Let’s hear it for the Ladies!

This being Women’s History Month, I thought I’d share a few of my favorite titles about famous women.  Beware, though, that not all of these women are necessarily American.

First, a couple by Don Brown. ( I am always impressed with his biographies, sometimes because they’re about lesser-known subjects, sometimes because they highlight just one aspect of the subject and “go deep.”)

I like his account of Dolley Madison Saves George Washington. (Dolley was responsible for saving a portrait of our first president during the War of 1812).

Uncommon Traveler:  Mary Kingsley in Africa is the story of a young British woman in the 1890’s who defied convention and traveled abroad to Africa.

Catherine Thimmesh’s book Girls Think of Everything: stories of ingenious inventions by Women.is full of short tributes to women (and girls) like Stephanie Kwolek (inventor of Kevlar, which is used in bulletproof vests), and Margaret Knight who makes our lives easier at the grocery store–at least when we choose paper over plastic. One of her claims to fame?  A machine that makes flat-bottomed paper bags.  Knight undoubtedly saved many textile mill workers from injury, too, with her invention of a mechanism to stop runaway shuttles at the loom.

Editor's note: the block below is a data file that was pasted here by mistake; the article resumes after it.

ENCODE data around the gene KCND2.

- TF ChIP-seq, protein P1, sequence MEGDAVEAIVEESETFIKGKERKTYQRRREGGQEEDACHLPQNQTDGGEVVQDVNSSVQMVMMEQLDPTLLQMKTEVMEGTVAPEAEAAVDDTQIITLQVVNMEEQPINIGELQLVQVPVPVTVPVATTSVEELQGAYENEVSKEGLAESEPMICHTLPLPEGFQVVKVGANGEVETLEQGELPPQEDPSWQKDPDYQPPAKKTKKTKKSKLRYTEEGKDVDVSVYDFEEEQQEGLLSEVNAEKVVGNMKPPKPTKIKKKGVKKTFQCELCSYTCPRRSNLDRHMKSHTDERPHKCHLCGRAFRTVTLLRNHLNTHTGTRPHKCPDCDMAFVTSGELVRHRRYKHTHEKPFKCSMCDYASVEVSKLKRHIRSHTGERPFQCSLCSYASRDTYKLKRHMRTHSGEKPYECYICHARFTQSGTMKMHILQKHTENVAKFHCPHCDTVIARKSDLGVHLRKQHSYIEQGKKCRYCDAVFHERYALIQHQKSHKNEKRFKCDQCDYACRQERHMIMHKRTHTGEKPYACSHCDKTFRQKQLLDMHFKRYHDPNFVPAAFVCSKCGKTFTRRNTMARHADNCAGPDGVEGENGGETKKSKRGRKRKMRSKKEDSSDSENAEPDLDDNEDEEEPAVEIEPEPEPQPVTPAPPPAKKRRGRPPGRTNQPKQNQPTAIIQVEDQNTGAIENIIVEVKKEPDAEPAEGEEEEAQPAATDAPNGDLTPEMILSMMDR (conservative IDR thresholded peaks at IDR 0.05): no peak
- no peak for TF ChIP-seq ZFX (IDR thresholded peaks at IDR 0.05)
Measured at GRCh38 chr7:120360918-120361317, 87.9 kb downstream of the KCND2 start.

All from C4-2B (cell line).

Tillie the Terrible Swede:  how one woman, a sewing needle, and a bicycle changed History by Sue Stauffacher is a new favorite of mine.  You’ve got to love the title, for starters!  Tillie was a Swedish immigrant whose talent as a seamstress raised eyebrows when she designed racy cycling attire to aid in her quest to become the world’s women’s cycling champion.  Great fun!

Kathleen Krull’s book about Wilma Rudolph has been around since 1996, but it remains a go-to book for me whenever I booktalk biographies.  The writing is fabulous, the illustrations by David Diaz are amazing, and of course the story about overcoming polio to go on and win Olympic gold is inspiring.

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